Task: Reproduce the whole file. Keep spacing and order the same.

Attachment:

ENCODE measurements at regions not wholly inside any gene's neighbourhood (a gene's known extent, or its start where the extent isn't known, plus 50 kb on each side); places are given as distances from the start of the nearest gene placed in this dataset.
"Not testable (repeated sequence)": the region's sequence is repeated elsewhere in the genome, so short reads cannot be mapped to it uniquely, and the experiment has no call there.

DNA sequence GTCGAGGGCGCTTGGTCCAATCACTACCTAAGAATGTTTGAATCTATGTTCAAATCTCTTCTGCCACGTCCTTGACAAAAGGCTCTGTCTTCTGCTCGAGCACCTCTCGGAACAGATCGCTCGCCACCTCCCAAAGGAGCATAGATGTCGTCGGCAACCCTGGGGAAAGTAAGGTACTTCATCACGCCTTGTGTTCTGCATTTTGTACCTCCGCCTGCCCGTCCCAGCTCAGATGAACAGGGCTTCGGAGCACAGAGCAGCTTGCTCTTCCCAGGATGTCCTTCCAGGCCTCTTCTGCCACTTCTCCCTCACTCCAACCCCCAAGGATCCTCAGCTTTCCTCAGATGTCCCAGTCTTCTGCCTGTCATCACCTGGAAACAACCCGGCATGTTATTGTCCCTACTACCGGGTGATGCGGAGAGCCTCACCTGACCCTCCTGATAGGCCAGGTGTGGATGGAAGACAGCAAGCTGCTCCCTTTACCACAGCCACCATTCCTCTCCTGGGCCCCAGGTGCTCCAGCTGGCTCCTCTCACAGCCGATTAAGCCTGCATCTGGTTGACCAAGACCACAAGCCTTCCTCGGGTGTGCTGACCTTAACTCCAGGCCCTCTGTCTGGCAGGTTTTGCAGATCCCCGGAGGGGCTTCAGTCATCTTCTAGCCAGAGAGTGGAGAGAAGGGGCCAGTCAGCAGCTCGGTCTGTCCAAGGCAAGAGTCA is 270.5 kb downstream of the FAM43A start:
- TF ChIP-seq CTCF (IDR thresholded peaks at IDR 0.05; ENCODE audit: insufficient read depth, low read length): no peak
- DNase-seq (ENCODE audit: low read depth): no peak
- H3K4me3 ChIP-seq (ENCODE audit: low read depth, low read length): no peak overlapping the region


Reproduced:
ENCODE measurements at regions not wholly inside any gene's neighbourhood (a gene's known extent, or its start where the extent isn't known, plus 50 kb on each side); places are given as distances from the start of the nearest gene placed in this dataset.
"Not testable (repeated sequence)": the region's sequence is repeated elsewhere in the genome, so short reads cannot be mapped to it uniquely, and the experiment has no call there.

DNA sequence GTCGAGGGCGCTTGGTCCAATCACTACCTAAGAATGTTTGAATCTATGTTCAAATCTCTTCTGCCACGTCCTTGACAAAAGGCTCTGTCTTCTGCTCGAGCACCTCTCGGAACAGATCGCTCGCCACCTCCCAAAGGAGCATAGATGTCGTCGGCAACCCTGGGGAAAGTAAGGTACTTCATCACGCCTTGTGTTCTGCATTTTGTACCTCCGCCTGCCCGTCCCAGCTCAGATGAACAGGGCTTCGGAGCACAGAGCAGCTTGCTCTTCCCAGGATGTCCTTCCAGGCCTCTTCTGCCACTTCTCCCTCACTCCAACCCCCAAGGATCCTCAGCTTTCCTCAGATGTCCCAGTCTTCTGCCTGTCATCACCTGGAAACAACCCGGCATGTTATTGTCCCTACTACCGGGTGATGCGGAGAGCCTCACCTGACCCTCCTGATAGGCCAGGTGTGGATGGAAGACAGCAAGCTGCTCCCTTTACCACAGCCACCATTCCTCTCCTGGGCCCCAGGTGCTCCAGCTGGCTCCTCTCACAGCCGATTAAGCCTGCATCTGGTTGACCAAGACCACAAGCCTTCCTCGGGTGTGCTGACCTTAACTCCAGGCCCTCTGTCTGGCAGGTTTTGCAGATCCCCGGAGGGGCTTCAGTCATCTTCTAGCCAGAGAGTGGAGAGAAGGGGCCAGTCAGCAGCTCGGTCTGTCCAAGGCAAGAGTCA is 270.5 kb downstream of the FAM43A start:
- TF ChIP-seq CTCF (IDR thresholded peaks at IDR 0.05; ENCODE audit: insufficient read depth, low read length): no peak
- DNase-seq (ENCODE audit: low read depth): no peak
- H3K4me3 ChIP-seq (ENCODE audit: low read depth, low read length): no peak overlapping the region